Buddha Meaning and Origin
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What is a Buddha? What does the word Buddha mean?
Buddha is not an actual name, but means “enlightened one” and is the name for a very wise person. The term Buddha is used to describe someone who, according to Buddhist beliefs, has attained true knowledge or has awakened to pure consciousness. A Buddha is very wise and full of empathy with all living things, has attained Nirvana on earth and has thus left the eternal cycle of life and death through reincarnation.
What does Buddha mean?
The emergence of the first Buddha
As the son of royal parents, the first Buddha was born in the 5th century BC in what is now Nepal, more precisely in Lumbini-Hain near the town of Kapilavastu. As the son of a father with a high position in the noble republic, he spent his childhood and youth well protected and far from poverty. His real name was Siddhartha Gautama.
Symbols of Buddha / Buddhism
Among the most important signs in Buddhism are the 8 auspicious symbols. According to Buddhist teachings, Buddha presented these objects to the gods after his enlightenment:
The precious umbrella
It is considered a symbol of protection both from the weather and from adversaries and disease, and stands as much for compassion as it does as a royal attribute.
The Golden Wheel / Wheel of Dharma
In ancient India, the wheel was a symbol for the cycle of creation. In Buddhism, the wheel became a symbol for Buddha’s teachings, which are also called the “Dharmachakra” = “Wheel of the Law”.
The Banner of Victory
As a typical sign of victory from warfare, the victory banner became a symbol of Buddha’s enlightenment.
Two fish of gold
The fish stands for luck, wealth and fertility due to its freedom in the water. The fish has also always been a symbol of the two rivers Yamuna and Ganges in India, which are considered symbols of luck, wealth and life.
The lotus blossom
The lotus blossom stands for perfect purity and divine origin. The blossom of the sacred lotus plant is considered a symbol of purity, knowledge and enlightenment.
The salt vessel
Due to its shape and ornamentation, the Indian salt vessel symbolises prosperity and a long life.
The conch shell
The conch shell is considered a sign of power and sovereignty and gives its wearer the strength to spread the teachings (the Dharma) of Buddhism.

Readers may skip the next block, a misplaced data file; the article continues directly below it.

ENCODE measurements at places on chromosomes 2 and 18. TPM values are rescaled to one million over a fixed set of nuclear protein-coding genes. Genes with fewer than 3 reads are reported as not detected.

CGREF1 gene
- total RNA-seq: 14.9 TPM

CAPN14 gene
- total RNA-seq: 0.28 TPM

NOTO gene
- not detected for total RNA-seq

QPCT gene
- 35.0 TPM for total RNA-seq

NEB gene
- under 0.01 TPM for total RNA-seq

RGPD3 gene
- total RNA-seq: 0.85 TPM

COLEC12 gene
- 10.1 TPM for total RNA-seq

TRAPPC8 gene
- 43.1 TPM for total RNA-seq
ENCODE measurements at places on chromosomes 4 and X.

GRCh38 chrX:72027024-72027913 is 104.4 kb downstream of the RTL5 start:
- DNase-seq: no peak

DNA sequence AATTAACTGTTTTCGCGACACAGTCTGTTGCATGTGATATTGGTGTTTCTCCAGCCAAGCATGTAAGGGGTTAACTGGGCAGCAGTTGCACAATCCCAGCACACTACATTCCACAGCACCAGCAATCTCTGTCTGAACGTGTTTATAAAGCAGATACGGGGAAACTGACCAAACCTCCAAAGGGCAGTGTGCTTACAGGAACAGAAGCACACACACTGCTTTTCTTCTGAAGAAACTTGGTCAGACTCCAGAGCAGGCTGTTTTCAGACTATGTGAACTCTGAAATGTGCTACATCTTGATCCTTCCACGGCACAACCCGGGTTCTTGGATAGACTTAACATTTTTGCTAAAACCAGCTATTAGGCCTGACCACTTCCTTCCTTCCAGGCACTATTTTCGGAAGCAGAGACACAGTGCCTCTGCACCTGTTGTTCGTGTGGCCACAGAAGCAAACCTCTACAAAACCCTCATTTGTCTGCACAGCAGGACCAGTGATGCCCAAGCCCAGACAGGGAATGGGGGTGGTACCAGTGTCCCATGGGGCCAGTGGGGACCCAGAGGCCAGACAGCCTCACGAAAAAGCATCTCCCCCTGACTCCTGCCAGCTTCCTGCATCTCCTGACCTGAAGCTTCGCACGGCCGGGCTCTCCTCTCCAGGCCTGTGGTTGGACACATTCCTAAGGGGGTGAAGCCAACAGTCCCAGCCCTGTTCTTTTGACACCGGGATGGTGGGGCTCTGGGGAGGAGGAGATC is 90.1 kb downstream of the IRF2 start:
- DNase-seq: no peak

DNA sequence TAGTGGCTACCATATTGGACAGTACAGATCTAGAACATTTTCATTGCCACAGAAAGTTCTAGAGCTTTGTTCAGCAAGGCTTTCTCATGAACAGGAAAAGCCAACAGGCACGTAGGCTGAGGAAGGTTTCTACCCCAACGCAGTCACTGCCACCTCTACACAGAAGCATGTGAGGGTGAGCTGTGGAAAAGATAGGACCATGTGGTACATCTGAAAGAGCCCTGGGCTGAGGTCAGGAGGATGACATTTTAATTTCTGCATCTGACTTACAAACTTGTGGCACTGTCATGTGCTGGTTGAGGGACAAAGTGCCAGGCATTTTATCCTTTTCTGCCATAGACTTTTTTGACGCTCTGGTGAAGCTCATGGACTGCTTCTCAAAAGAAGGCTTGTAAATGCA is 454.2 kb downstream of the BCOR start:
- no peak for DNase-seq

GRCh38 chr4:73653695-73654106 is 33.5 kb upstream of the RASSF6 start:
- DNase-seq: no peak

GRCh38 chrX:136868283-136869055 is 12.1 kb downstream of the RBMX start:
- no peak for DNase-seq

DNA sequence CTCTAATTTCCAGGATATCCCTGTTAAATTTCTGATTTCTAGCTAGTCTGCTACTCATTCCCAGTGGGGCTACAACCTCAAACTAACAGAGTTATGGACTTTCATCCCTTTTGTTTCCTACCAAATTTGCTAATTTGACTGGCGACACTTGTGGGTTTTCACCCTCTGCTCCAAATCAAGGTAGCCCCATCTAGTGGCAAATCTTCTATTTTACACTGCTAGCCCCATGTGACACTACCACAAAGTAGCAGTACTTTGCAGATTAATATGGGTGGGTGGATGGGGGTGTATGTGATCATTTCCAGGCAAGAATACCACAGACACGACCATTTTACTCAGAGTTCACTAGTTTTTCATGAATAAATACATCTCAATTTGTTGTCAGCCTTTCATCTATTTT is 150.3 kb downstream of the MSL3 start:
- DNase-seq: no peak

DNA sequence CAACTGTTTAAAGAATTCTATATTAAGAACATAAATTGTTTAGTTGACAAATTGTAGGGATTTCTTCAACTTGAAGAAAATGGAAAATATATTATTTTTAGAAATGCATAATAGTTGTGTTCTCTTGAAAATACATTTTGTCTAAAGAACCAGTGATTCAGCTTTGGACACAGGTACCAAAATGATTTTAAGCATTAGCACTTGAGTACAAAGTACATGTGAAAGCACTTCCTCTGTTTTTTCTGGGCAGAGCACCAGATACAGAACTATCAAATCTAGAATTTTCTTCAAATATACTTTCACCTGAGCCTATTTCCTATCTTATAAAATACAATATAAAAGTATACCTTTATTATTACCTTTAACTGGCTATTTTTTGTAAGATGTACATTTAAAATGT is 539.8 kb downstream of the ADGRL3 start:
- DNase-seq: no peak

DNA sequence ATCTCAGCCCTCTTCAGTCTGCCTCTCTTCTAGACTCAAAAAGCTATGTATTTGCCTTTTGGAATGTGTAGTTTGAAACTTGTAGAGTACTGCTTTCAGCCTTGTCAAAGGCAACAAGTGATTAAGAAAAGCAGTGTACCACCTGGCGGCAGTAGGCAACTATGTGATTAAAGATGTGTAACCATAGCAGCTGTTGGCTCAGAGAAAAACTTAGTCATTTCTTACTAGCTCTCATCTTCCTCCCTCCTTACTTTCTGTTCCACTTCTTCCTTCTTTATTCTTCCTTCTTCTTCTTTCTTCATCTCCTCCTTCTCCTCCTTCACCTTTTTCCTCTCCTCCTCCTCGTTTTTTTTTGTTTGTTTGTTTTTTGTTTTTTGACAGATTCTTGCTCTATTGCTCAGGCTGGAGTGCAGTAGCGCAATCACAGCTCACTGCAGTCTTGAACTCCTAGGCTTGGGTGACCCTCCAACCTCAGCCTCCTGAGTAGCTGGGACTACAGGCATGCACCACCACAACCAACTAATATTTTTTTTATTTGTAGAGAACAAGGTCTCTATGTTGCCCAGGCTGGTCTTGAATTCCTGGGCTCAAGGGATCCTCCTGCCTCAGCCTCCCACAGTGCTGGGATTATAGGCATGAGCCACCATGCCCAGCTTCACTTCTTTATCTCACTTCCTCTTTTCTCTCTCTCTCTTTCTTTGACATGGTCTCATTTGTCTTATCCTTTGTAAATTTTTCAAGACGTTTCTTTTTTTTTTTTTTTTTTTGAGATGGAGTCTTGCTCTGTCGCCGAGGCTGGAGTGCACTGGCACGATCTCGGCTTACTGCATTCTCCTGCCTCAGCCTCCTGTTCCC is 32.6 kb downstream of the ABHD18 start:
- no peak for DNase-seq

The endless knot
The endless knot is the symbol of Buddha’s infinite wisdom and compassion.
Other Buddhist symbols would be, for example:
The eyes of the Buddha
The eyes are meant to express the presence of divine (pure) consciousness in all existence. The wavy line between the eyes stands for the number 1 – the sign for the unity of all things. The dot in the middle above the eyes symbolises the so-called “third eye” – the sign of true spiritual awakening.
Forms of representation of the Buddha
Buddha figures come in all kinds of shapes.
The cross-legged Buddha is the so-called historical Siddhartha Gautama Buddha, also known as BUDDHA SHAKYAMUNI, after his noble family.
The standing Buddha statue is said to lead to inner enlightenment and its production is considered a good deed. It is considered a so-called iconic representation of the Buddha.
A lyingBuddha represents the attainment of the goal – the Buddha’s entry into Nirvana.
Who is the laughing Buddha?
The laughing Buddha comes from China and Japan respectively and is considered the god of happiness in both cultures.
Buddhist belief sees the potential in every human being to become a Buddha and achieve enlightenment by eliminating their own shortcomings and developing all their potentials. In the West, the Buddha stands for serenity and mindfulness. Buddhist practices can be found in many areas such as nutrition, mental training and also the path to happiness. And for some of us, the figure of Buddha is also simply a lucky charm.
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